STEM Woman Leader of the Day- Madeleine Jacobs (ACS)
Submitted by Tommy Cornelis on July 17, 2012
Madeleine Jacobs- Executive Director and Chief Executive Officer, American Chemical Society
Madeleine Jacobs is Executive Director and Chief Executive Officer of the American Chemical Society, the world’s largest scientific society with 164,000 members; 43 journals; Chemical & Engineering News (C&EN) magazine; Chemical Abstracts Services; and educational programs. Jacobs spent 35 years in science journalism and public affairs at C&EN, the Smithsonian Institution, the National Institutes of Standards and Technology, and NIH. She serves on boards of numerous scientific nonprofits and has won awards for journalism and mentoring women and minorities. She has a B.S. in chemistry and a Doctor of Science (honorary) from George Washington University.
Why do you believe STEM Education and Workforce are important to our nation?
In the mid-20th century, the great mathematician and philosopher Bertrand Russell wrote: “Almost everything that distinguishes the modern world from earlier centuries is attributable to science.” The standard of living that most of us enjoy today and hope to extend to our follow residents on Earth depends on innovations in science and engineering. I want to be sure that the United Statesis a leader in accomplishing this important and aspirational goal.
What principles do you, as a leader, apply to your professional and personal life to advance the STEM cause?
I will see or talk to any young woman and offer her my time and advice on advancing her career and balancing her personal and professional life, and I will accept appointments on boards of directors of organizations which work to advance the STEM cause and work hard to help them achieve their goals by giving my time, talent, and treasure.
What can we do to assure more women leaders in STEM?
Every individual has a responsibility to mentor girls from the time they are very young to ensure that they have the same opportunities and the same self-confidence as men. We need to ensure that girls have opportunities to excel in math, science, and engineering and the self-confidence to know that there are no limits to what they can achieve. Every organization has the responsibility to educate its employees, leaders, and boards of directors on subtle and overt forms of discrimination that hold women (and minorities) from achieving their full potential and of contributing their full potential to the advancement of organizations and the nation.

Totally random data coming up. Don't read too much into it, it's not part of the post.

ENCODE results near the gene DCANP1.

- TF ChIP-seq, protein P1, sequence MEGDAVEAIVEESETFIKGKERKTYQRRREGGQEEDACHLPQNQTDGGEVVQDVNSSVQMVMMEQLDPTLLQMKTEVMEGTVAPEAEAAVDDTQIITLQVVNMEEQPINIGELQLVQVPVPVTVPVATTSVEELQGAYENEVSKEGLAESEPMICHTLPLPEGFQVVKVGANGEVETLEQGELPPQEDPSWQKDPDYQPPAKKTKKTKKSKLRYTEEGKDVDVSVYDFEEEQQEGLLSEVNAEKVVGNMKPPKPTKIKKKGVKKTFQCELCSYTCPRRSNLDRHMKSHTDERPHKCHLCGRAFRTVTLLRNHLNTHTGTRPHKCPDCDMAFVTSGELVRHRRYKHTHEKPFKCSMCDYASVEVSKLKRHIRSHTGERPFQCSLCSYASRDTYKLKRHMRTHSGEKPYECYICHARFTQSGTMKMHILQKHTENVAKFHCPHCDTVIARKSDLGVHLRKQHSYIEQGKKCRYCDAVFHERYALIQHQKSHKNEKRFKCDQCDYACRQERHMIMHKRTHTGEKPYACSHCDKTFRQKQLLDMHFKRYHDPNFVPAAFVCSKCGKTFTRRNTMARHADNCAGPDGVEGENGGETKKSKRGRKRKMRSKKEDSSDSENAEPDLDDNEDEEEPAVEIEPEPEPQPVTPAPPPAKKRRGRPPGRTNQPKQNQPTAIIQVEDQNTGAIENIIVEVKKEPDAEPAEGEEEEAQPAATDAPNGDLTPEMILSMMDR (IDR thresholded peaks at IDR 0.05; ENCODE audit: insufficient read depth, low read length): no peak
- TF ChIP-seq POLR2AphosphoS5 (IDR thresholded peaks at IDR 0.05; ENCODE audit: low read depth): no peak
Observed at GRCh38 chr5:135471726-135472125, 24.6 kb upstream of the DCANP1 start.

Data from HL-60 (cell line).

Who is your STEM role model and why?
Mary Good, who currently serves as Head of the Alliance for Science & Technology Research in America (ASTRA), is hands down my role model. Mary has done it all, and is still doing it, as Dean Emerita at theUniversityofArkansas. She has been a leader in STEM in industry, academia, and government—all at high levels. And she has been a devoted wife, mother, and friend and has been a continuing mentor to women at all levels.
Of what one initiative are you most proud?
I am most proud of the ACS Scholars Program, launched in 1995, to increase the number of under-represented minorities in the chemical sciences. The goal of the program is to promote inclusion in the chemical enterprise by helping develop the next generation of scientific talent to reflect our nation’s diverse society. Although it is a college program for gifted African Americans, Latinos, and Native Americans, more than 100 of its participants have earned Ph.D.s in the chemical sciences, a startling statistic for a program little more than 15 years old. ACS maintains an average of 350 students in the program at all times and disburses about $1 million in scholarships annually. Since its inception, the ACS Scholars Program has awarded over $14 million in direct financial assistance to more than 2,500 students. This program was honored in 2001 with a Presidential Award for Excellence in Science, Mathematics, and Engineering.